Children sit next to a bucket filled with fish on the shores of Lake Tanganyika in Uvira, Democratic Republic of Congo. One of Africa's Great Lakes, Tanganyika is the second largest in the continent, behind Lake Victoria. Bordering the DRC, Tanzania, Zambia and Burundi, the lives of millions living on its shores are under threat as the lake's ecosystem changes.
Burundian refugees gather in the fishing village of Kagunga on the shores of Lake Tanganyika in 2015. Fishing yield has declined in recent years, partially because of unsustainable practices and an influx of displaced people settling in the region.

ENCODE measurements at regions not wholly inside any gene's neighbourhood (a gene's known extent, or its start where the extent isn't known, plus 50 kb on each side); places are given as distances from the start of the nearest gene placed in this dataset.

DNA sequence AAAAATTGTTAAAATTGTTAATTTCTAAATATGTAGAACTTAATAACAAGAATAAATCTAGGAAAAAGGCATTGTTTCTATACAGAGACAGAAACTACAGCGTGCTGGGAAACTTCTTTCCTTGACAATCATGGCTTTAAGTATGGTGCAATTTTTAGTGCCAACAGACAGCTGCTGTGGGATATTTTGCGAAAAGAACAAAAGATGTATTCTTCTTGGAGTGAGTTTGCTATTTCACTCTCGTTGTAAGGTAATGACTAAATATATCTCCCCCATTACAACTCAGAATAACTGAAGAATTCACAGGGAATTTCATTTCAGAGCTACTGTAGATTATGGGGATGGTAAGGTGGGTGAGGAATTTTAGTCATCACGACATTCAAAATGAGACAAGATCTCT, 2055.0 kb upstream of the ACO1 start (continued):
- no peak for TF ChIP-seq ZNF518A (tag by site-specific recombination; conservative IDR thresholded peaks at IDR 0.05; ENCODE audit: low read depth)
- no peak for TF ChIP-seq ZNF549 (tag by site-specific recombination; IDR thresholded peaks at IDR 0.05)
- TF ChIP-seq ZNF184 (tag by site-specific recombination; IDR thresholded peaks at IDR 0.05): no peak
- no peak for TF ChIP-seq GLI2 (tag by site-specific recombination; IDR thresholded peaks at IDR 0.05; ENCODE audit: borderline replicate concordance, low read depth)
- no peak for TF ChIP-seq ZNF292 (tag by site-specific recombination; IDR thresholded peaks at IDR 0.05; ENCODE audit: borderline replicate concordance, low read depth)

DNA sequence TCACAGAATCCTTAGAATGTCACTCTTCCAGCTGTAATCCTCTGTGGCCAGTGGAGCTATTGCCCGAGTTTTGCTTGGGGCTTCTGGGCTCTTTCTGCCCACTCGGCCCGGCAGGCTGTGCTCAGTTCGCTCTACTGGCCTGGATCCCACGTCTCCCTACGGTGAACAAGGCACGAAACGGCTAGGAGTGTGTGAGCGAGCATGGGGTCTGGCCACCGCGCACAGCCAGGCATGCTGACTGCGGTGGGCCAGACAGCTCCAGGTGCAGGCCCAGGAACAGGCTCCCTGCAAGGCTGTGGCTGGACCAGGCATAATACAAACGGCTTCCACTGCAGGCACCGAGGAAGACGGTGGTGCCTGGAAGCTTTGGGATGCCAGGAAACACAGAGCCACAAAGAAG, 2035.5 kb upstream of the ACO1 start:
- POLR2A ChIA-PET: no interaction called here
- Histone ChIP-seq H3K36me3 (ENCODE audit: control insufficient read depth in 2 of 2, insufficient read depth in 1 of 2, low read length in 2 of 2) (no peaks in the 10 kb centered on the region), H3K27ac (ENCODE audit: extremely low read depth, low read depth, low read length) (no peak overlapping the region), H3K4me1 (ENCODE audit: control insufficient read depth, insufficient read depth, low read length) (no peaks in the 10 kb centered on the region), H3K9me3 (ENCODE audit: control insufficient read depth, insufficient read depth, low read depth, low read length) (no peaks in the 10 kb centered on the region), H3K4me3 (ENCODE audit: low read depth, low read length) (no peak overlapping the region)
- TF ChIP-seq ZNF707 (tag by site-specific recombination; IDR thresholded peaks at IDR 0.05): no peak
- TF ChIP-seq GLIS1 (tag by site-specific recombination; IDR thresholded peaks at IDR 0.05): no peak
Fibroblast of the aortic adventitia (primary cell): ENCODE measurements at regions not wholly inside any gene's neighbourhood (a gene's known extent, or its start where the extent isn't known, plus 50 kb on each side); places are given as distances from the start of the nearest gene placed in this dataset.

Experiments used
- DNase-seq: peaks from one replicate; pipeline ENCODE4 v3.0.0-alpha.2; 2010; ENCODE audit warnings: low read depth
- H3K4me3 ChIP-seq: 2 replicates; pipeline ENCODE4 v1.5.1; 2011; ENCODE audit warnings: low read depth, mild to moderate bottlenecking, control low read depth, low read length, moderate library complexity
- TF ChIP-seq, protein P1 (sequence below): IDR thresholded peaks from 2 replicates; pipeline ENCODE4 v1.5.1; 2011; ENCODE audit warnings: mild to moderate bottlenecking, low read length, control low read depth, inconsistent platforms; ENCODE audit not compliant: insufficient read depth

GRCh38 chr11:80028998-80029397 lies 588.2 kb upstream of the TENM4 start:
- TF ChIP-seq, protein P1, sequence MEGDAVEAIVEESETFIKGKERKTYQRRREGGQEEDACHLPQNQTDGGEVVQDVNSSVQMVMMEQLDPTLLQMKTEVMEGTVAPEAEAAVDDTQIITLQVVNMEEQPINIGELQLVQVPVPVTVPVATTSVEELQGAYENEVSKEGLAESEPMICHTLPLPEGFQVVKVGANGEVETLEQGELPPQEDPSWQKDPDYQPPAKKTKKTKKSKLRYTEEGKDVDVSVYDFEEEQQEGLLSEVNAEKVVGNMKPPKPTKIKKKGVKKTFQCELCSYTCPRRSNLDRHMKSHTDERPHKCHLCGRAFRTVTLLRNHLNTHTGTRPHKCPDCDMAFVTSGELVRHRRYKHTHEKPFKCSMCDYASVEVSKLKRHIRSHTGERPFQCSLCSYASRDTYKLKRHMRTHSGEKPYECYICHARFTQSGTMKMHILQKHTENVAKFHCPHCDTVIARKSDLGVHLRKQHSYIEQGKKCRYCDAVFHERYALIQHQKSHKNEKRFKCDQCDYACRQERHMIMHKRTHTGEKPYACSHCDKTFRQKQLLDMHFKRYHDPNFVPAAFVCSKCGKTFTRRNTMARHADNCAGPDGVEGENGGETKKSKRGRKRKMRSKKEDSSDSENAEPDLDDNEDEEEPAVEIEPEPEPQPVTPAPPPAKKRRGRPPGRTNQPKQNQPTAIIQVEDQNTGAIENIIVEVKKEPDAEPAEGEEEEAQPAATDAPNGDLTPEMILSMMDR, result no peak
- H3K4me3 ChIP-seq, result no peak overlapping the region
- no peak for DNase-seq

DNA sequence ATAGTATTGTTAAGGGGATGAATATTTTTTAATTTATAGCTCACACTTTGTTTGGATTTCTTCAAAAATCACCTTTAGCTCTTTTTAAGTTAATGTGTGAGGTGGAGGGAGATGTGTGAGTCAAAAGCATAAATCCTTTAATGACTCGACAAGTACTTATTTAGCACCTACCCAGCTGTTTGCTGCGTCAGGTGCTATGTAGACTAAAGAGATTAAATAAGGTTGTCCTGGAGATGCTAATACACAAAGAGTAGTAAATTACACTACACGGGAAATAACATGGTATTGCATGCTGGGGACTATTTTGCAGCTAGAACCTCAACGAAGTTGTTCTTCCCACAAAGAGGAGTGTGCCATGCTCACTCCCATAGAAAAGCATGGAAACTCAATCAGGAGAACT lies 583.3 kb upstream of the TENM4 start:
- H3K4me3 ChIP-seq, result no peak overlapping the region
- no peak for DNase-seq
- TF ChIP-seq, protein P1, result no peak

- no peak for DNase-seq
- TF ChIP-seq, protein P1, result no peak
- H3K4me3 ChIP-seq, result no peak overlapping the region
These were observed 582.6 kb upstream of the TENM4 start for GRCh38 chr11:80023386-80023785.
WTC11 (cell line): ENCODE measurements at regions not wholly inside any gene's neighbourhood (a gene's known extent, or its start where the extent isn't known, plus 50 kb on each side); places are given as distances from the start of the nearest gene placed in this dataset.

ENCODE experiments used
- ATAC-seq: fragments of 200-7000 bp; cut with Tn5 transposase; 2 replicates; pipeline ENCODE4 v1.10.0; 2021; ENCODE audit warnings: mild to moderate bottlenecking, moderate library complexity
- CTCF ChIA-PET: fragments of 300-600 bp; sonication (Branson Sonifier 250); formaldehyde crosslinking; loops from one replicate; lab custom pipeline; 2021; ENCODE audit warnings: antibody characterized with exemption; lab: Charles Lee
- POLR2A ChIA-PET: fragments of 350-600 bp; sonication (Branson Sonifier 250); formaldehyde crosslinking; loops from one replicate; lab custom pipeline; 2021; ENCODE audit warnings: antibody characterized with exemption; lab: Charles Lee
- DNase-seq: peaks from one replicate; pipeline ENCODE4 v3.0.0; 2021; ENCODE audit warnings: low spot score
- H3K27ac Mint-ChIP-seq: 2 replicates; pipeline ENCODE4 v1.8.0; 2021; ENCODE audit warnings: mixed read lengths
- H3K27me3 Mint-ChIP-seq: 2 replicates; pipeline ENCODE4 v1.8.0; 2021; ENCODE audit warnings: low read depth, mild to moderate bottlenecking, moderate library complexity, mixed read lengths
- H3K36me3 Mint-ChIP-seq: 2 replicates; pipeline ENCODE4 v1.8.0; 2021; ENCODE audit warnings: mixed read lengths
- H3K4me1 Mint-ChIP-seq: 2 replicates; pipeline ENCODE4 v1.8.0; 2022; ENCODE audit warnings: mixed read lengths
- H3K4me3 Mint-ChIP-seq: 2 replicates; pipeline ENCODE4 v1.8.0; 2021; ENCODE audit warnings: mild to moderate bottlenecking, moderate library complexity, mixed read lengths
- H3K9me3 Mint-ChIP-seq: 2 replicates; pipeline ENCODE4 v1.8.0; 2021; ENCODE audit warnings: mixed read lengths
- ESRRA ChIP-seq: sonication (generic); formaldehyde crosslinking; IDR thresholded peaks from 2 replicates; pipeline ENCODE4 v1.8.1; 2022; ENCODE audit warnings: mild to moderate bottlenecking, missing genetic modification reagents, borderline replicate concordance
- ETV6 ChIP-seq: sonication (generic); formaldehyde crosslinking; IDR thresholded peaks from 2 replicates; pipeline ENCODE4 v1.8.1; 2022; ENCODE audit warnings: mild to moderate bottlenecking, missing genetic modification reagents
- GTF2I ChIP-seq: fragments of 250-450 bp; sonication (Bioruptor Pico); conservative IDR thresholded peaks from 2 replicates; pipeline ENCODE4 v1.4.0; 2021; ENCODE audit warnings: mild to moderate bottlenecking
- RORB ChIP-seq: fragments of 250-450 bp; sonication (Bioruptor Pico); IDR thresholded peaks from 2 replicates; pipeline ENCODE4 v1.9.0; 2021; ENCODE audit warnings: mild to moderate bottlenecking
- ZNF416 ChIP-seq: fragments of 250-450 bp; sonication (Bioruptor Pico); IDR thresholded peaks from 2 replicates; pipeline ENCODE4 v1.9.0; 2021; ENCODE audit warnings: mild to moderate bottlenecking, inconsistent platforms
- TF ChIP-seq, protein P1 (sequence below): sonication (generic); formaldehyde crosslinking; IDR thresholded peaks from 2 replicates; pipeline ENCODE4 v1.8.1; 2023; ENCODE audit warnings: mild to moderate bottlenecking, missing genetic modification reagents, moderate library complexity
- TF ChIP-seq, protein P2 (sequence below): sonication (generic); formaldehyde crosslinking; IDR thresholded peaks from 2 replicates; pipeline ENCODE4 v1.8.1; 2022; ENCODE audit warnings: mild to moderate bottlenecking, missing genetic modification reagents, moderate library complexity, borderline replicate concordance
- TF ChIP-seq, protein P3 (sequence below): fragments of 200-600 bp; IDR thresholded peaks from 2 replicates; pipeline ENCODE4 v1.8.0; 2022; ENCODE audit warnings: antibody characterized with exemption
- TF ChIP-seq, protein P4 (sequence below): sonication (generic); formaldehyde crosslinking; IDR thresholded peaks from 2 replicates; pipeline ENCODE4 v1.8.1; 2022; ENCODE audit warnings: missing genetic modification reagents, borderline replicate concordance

Rapid deforestation of surrounding hillsides have loosened the earth, causing an increase in sand and mud being washed into the lake.
This sand and mud smothers the lake floor in the shallows, where most of Lake Tanganyika's flora and fauna live.
The main reason for human resettlement is conflicts in the 1990s in Rwanda, Burundi and the DRC.
A passenger cargo vessel on the lake. Starting in the early 2000s, scientists have documented rapid water surface temperature rises, most likely because of global climate change, related to an increase in greenhouse gas emissions.
Bicycles pile up on the shore, 2015. Lake Tanganyika was recently declared the "Threatened Lake of 2017" by German NGO Global Nature Fund.